Drones were used for the first time to drop explosive devices, triggering blasts inside the Air Force Station’s technical area in Jammu in the early hours of Sunday. However, over the past two years, drones have been deployed regularly by Pakistan-based outfits to smuggle arms, ammunition and drugs into Indian territory.
“The Air Force Station is about 14 km from the border. Although the local police suspect that the drones were flown from across the border, it is yet to be established beyond doubt. High-quality explosives were apparently used,” said an official in the know of the developments.
“Drones fly low and therefore cannot be detected by any radar system...preliminary findings suggest that the target was to damage a helipad inside the station,” he said.
The official said the incident could be an extension of the trend Pakistan-based syndicates using drones to smuggle drugs and weapons into the Indian side, apart from conducting aerial surveillance.
According to government figures, 167 drone sightings were recorded along the border with Pakistan in 2019, and in 2020, there were 77 such sightings.
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In January 2021, the Jammu & Kashmir Police caught two persons while they were picking up a consignment of 16 grenades, two AK-74 rifles, nine AK magazines, a pistol and ammunitions, which were smuggled via drones.
In another case, the Punjab Police seized 11 grenades that were air-dropped from Pakistan in December 2020.
In October 2020, the Army shot down one drone along the Line of Control in the Keran sector of J&K.
A case of dropping arms was reported when the Border Security Force shot down a UAV (unmanned aerial vehicle) near Rathua village in the Hira Nagar sector of Jammu on June 20 last year. The drone was transporting an American-made M4 rifle, several grenades and ammunitions.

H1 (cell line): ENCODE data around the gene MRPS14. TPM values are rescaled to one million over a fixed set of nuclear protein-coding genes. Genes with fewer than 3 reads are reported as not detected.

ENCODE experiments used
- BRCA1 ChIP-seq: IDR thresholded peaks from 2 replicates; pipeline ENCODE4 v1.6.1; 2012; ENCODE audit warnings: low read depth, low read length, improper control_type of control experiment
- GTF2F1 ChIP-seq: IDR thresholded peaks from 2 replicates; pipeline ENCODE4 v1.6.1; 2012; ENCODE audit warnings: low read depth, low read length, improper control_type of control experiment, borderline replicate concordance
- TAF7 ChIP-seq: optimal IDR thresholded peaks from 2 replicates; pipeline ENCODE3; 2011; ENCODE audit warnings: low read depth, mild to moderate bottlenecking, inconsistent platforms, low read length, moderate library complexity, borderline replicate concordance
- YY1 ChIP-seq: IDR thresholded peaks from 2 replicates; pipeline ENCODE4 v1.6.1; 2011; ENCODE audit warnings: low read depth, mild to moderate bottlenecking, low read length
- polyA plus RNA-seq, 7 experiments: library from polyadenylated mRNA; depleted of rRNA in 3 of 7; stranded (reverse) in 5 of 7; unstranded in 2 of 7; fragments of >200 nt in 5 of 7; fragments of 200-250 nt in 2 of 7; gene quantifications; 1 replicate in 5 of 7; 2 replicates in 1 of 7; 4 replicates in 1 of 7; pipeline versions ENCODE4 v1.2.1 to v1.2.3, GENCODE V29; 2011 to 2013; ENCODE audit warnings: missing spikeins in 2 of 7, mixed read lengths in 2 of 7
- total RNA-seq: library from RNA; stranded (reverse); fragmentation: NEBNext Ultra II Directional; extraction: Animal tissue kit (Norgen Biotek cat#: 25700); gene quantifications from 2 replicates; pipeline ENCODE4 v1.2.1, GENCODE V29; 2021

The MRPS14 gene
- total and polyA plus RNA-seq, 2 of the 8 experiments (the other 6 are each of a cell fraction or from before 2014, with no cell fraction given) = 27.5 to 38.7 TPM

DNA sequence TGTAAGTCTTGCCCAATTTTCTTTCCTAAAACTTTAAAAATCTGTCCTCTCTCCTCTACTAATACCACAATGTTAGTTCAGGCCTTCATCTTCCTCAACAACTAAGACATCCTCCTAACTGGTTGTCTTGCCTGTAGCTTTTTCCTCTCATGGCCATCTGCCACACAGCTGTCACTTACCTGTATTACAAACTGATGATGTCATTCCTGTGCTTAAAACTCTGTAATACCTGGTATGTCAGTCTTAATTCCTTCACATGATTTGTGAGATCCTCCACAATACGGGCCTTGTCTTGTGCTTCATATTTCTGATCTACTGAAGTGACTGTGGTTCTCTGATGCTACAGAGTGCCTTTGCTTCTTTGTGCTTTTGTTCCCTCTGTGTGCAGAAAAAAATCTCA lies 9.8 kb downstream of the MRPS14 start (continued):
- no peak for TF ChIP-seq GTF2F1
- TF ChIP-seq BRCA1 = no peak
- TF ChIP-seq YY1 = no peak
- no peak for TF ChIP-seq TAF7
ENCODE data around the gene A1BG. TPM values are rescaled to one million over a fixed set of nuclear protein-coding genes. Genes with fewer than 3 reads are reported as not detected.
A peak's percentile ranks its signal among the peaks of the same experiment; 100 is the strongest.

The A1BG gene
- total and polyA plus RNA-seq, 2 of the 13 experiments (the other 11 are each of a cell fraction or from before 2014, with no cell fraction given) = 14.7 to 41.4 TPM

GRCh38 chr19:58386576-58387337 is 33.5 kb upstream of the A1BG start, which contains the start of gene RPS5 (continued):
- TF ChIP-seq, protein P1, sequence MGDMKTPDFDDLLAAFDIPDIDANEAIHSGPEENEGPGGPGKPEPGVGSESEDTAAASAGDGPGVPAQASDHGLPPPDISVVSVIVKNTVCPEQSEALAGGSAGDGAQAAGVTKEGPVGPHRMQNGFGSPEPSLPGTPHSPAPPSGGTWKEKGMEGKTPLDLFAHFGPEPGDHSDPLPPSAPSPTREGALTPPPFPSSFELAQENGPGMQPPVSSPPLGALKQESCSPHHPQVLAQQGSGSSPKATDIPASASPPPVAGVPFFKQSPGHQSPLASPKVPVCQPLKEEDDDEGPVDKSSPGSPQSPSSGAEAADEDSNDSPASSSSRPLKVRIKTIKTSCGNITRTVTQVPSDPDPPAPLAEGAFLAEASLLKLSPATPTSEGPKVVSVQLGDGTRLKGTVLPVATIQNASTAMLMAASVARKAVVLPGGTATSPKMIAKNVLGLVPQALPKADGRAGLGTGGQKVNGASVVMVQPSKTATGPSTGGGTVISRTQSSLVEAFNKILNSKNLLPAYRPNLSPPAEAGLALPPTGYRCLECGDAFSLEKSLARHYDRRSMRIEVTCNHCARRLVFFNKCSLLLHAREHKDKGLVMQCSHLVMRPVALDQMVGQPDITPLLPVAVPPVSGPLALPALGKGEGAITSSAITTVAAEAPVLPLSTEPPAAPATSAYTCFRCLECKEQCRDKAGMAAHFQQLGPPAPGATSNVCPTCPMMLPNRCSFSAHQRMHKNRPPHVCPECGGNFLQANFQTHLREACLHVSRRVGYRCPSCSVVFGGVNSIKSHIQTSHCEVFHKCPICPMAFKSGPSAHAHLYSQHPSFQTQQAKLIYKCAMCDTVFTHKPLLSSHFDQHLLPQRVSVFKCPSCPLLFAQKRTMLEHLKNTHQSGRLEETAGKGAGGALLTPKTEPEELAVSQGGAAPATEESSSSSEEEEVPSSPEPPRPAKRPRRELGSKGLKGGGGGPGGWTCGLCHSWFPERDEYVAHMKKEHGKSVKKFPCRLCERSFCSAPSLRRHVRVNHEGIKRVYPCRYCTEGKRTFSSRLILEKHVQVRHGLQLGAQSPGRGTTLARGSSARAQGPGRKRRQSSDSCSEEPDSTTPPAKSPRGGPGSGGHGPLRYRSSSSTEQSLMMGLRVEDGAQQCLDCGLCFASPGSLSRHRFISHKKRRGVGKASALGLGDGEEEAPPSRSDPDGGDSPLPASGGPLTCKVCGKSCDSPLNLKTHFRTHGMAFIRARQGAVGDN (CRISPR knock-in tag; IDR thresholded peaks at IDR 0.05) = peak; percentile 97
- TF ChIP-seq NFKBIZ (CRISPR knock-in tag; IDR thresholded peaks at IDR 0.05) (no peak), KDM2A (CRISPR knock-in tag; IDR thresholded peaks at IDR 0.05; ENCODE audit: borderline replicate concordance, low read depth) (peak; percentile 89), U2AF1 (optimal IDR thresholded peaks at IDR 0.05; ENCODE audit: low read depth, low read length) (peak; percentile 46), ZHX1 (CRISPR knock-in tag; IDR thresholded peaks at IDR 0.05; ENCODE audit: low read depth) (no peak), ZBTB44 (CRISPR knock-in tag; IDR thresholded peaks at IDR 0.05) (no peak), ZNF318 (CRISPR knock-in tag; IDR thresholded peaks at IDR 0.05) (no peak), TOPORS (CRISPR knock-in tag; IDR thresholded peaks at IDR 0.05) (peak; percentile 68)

In yet another case, in the intervening night of June 3 and 4, 2020, a consignment of weapons was dropped through three drone sorties outside Dharamkot Randhawa in Punjab’s Gurdaspur. The consignment included two MP-9 guns, six pistols and ₹4 lakh in counterfeit currency.
It later turned out that the consignment had been sent via drone at the instance of Pakistan-based Khalistan Ziindabad Force chief Ranjeet Singh Neeta.
On September 21, 2019, the Punjab Police had busted a pro-Khalistan terror module and seized five AK-47 assault rifles with 16 magazines, four pistols of China make with eight magazines, nine grenades, 472 cartridges, ₹10 lakh in counterfeit currency, and five satellite phone sets. That consignment had also been dropped by drones.
“The use of drones by Pakistan-based elements has been a major cause of concern. All tech-based solutions are being explored to counter it. Anti-drone jammers cannot be that effective in the border areas, but they can be deployed at security sensitive installations to prevent such attacks in future,” the official said.
Weaponised drones were first used by the Islamic State in northern Iraq in 2016 and then in Syria.
Another emerging challenge for the security forces is the increasing use of improvised explosive devices. On Sunday, one such device weighing about 5 kg was also found by the Jammu Police, raising suspicion over the involvement of the same group in both the cases.